Thursday, May 23, 2013

Business Plan vs. Bootstrapping* . . .does it really matter??

Pick the profile that best describes YOU:

Profile A
o   You live by your “to do” list
o   Part of the fun of a vacation is planning it down to the last detail
o   If I asked for your birth certificate and social security card you’d march without hesitation to your filing system, delivering the originals plus two copies
o   In your world, most projects require an electronic document and a three-ring binder at the minimum
o   You plan with eagerness.  You execute with reluctance. 
o   With regards to research some is good, more is better, and even more is best

Profile B
o   You take a different path home as often as you can just to keep life interesting
o   You wake with a bright idea, talk about it with a friend at lunch, and by dinner you're looking to launch.
o   No one can set their watch by your schedule.  One day you're up and productive before daybreak.  The next day you lounge in bed all day munching on Skittles and laughing at Arrested Development on Netflix 
o   When someone uses the word discipline you hear punishment
o   You trust luck.  You're confident of success and know with certainty you'll overcome any obstacles.

It’s probably pretty obvious that if you identify with Profile A you'd never consider taking on something as important as a business without first planning and then penning a business plan. 

On the other hand Profile B likes the notion of the free-spirited entrepreneur that fearlessly faces the marketplace finding opportunity and adjusting strategy on the fly.      

Is there a right or wrong way??

In my humble opinion the answer is no; there is no right or wrong.**

How you decide to start your business is based primarily on personality.  For some personality types, business is matched to planning.  For others it’s matched to action. 

Neither bootstrapping nor business plan guarantees success in startup.  Go with what makes you comfortable and keeps you excited.  What’s  important is not HOW you start but that you indeed START.     

Beyond startup?  Now that’s another story entirely. 

It’s so much fun to read online and in business print about all those renegade, swashbuckling companies that within just a few years of startup are fat with capital and marketshare that never took the time to plan.  As a matter of fact they sometimes boast there was no planning.    

But I know those stories don't give us the whole picture. 

At some point in the life cycle of the business, to seize the competitive challenge and scale the business takes a focused, strategic, executable business plan based on historical data, business fundamentals and creative understanding of the market.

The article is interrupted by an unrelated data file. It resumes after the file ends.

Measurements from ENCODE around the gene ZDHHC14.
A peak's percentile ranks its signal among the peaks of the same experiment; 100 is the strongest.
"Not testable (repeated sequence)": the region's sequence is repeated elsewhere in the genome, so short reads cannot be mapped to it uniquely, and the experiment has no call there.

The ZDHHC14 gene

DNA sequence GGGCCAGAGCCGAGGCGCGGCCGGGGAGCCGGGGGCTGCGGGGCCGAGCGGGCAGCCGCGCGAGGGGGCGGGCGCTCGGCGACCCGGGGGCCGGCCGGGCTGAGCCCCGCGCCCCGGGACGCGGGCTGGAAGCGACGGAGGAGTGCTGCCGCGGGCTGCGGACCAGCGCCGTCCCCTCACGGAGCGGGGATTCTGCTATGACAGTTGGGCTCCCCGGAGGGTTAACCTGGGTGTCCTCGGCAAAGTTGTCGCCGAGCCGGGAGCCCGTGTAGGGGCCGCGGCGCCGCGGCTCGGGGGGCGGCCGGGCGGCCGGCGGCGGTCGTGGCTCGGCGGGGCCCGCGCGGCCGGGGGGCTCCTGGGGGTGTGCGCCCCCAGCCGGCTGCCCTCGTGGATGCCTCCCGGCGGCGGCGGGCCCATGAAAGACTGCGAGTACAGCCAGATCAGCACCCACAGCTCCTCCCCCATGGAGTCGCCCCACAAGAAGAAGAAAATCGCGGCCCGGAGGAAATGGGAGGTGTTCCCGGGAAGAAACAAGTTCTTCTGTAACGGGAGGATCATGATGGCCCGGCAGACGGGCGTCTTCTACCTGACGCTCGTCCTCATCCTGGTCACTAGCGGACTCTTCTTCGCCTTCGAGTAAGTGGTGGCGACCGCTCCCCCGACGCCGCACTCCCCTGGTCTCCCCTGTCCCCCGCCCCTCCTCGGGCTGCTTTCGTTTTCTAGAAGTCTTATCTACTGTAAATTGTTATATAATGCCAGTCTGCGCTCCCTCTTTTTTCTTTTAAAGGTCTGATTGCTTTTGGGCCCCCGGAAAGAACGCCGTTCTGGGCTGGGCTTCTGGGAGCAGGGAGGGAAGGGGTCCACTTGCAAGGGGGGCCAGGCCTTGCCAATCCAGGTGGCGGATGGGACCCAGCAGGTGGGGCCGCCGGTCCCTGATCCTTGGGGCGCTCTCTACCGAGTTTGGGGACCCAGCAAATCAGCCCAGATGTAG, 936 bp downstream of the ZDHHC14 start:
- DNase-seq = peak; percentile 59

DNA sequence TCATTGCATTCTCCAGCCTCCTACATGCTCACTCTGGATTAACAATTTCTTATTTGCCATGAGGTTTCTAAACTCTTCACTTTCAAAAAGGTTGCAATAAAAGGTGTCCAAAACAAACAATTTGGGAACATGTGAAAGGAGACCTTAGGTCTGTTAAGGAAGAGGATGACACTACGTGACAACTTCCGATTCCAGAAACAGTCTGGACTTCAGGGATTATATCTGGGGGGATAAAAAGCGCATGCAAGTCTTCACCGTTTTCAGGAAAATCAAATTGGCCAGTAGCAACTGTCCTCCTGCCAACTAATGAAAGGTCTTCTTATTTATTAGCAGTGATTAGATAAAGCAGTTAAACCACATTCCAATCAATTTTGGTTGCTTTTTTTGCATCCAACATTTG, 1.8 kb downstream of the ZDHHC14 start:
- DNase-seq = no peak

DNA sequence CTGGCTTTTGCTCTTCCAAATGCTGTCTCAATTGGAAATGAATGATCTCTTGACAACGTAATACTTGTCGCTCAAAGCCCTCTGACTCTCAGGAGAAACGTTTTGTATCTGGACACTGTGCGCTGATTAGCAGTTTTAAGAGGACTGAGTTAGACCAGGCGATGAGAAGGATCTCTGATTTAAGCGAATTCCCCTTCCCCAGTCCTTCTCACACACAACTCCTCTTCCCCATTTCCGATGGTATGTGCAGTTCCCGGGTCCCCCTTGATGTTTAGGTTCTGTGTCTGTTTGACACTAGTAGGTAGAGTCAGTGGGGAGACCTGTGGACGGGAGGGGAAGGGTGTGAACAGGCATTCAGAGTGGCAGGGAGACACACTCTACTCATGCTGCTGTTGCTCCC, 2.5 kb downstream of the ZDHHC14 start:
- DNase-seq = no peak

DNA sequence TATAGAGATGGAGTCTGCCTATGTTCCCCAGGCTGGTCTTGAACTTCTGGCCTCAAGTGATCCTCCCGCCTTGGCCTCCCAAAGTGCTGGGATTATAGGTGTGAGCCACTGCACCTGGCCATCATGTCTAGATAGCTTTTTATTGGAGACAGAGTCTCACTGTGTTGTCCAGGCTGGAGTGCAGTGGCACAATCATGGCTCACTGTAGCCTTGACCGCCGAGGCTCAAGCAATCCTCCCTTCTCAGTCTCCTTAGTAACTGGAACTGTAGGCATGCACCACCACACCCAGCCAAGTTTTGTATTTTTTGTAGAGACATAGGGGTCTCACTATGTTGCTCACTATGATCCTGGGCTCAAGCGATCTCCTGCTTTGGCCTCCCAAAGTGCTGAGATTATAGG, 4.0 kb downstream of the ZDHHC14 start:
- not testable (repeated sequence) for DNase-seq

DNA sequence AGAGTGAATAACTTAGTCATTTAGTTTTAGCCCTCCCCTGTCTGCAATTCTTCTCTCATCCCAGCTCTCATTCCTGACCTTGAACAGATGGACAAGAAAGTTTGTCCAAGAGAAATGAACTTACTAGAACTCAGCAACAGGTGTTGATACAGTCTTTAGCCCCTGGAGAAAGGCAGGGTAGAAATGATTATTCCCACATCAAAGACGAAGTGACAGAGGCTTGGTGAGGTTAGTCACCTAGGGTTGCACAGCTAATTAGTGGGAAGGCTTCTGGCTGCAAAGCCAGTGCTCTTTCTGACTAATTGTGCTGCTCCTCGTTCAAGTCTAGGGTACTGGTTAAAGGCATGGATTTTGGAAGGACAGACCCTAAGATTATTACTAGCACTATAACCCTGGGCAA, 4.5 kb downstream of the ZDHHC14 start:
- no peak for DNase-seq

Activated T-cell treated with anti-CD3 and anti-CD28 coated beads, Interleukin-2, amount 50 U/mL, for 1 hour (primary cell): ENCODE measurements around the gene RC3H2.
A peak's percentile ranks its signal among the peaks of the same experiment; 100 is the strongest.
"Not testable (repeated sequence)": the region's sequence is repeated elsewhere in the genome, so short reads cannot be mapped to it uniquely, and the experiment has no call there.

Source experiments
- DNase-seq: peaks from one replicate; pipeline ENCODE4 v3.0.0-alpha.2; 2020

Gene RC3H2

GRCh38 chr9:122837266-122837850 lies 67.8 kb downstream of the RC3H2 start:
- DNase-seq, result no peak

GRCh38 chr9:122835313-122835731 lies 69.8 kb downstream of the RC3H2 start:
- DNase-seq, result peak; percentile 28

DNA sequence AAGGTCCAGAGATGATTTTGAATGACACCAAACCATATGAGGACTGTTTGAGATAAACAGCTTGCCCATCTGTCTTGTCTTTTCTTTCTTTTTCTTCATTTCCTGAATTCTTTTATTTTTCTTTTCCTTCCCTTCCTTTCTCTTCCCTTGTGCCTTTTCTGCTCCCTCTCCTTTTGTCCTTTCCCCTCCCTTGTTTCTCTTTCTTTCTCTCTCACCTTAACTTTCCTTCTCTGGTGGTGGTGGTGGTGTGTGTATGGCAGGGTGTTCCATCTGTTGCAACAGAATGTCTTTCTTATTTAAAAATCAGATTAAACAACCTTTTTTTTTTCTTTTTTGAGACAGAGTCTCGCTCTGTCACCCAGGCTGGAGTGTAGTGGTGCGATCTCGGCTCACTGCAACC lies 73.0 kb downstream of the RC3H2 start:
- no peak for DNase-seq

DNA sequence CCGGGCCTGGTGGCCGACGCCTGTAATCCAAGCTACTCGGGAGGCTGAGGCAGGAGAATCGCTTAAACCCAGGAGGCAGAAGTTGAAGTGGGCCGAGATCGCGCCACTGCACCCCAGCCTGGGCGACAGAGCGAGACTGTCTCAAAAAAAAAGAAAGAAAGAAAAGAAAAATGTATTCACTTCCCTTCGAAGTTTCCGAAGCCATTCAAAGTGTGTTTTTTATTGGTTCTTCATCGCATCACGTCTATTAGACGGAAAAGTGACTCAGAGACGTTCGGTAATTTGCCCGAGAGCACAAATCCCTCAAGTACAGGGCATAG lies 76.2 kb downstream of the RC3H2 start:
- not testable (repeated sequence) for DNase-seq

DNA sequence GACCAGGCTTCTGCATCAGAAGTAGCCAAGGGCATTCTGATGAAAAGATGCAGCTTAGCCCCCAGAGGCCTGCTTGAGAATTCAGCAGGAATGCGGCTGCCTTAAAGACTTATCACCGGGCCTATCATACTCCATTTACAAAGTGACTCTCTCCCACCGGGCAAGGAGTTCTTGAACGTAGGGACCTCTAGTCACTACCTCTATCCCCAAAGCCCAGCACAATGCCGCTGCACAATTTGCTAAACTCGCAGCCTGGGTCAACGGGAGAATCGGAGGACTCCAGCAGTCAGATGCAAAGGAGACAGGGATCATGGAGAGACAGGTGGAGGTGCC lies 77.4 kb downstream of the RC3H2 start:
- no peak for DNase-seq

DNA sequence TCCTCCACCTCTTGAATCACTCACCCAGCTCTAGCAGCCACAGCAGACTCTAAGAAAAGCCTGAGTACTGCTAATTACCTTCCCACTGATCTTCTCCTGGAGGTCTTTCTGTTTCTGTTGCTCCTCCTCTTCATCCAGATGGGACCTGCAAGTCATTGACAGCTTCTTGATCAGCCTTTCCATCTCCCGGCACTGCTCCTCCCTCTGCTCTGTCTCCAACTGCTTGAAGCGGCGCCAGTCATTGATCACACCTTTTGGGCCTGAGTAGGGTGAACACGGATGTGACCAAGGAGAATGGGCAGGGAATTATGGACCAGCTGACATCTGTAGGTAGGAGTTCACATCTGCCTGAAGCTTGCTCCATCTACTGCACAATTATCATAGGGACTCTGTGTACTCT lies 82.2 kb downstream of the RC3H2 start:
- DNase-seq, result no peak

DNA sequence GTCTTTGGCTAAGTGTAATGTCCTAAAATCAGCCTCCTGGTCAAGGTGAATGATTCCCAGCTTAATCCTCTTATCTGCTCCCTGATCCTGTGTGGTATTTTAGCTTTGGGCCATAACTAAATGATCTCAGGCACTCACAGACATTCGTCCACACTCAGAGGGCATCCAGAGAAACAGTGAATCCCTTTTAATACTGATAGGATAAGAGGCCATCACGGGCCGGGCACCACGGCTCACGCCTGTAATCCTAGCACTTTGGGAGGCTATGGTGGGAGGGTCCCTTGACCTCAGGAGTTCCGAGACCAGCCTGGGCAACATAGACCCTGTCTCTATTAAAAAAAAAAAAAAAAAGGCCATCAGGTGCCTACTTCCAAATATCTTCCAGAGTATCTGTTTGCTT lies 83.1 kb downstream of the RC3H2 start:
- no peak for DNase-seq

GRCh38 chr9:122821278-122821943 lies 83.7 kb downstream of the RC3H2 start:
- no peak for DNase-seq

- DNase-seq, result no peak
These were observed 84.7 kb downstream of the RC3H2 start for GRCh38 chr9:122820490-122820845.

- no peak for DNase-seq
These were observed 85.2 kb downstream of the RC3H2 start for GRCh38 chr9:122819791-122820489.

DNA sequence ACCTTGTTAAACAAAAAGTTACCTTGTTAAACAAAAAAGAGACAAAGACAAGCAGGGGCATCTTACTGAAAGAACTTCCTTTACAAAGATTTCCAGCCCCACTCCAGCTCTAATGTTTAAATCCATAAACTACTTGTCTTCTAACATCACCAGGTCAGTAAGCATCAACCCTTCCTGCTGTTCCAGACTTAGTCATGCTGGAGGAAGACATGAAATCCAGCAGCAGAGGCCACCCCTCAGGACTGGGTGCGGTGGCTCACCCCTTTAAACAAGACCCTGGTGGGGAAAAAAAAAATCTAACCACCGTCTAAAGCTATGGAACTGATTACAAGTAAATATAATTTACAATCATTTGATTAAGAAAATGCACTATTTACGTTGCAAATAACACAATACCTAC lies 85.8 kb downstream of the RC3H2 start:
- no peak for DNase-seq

I guess the good news here for Profile B is somewhere down the road when the business is crying out for a plan you'll probably agree that a plan is in order.  And if you don't want to write it you can always hire help.    

*It’s worth mentioning the term bootstrapping historically was used to describe how the business was to be funded.  Bootstrapping now seems to ripple out and frames a much larger entrepreneurial picture that includes a philosophy and actions based on that philosophy

**I'd be remiss if I didn't mention one caveat.  If your business idea has high liability (anything involving children for instance, anything that requires a license, etc.) or tons of your money is invested (whatever that means to you) then you might want to take a stab at scribbling something down for your own protection.  Just a thought. . .        

Thursday, May 16, 2013

HELP is not a 4-letter word

Caution: this post is probably too personal. . .but hopefully helpful

This is hard for me to admit but I find it very difficult asking people for anything.  I'm gracious accepting help and support; it’s hard for me to ask for it.

If it’s guidance I need, that seems to be a bit easier; I’m highly coachable. However, if it’s a hand I need or help I require in meeting a personal goal then I become a bit agitated and have been known to drop into “monkey mind[1].”       

Now, my longtime boyfriend (which is a strange title to give to anyone when you reach my age but I've not come up with a suitable replacement for it so far; partner sounds. . .odd)  Anyway he'd say I ask for things with ease.  “Honey would you take out the trash?”  “Sweetie did you notice my car needs washing and while you're at it would you check the oil.”  “Lamb chop the business is not doing what it needs to, would you mind picking up and paying all of my household responsibilities??” 

So maybe I should amend that first statement; I have difficulty asking most people for support.  I have to admit it can be pretty bad.  My index finger hovers just above the left-hand side of my mouse as I decide to invite someone to be my FB friend.  I go into monkey mind; she’s a friend right??  Does she consider herself a friend?  When was the last time I've really seen her?  Maybe it’s too much.  No it’s not too much. . .   

I’m going to blame it on my Midwestern upbringing where the victory is in doing every last bit of it yourself, even if it takes you twice as long.